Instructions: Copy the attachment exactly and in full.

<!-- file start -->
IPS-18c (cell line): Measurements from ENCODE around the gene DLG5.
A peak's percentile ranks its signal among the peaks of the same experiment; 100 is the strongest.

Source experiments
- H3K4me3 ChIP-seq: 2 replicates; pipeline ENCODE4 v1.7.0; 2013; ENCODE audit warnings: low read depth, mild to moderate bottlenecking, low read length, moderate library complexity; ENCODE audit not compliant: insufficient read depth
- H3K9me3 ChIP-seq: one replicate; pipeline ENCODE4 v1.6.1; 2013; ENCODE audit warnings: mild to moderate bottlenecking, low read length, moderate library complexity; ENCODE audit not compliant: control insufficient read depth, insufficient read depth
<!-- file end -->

IPS-18c (cell line): Measurements from ENCODE around the gene DLG5.
A peak's percentile ranks its signal among the peaks of the same experiment; 100 is the strongest.

Source experiments
- H3K4me3 ChIP-seq: 2 replicates; pipeline ENCODE4 v1.7.0; 2013; ENCODE audit warnings: low read depth, mild to moderate bottlenecking, low read length, moderate library complexity; ENCODE audit not compliant: insufficient read depth
- H3K9me3 ChIP-seq: one replicate; pipeline ENCODE4 v1.6.1; 2013; ENCODE audit warnings: mild to moderate bottlenecking, low read length, moderate library complexity; ENCODE audit not compliant: control insufficient read depth, insufficient read depth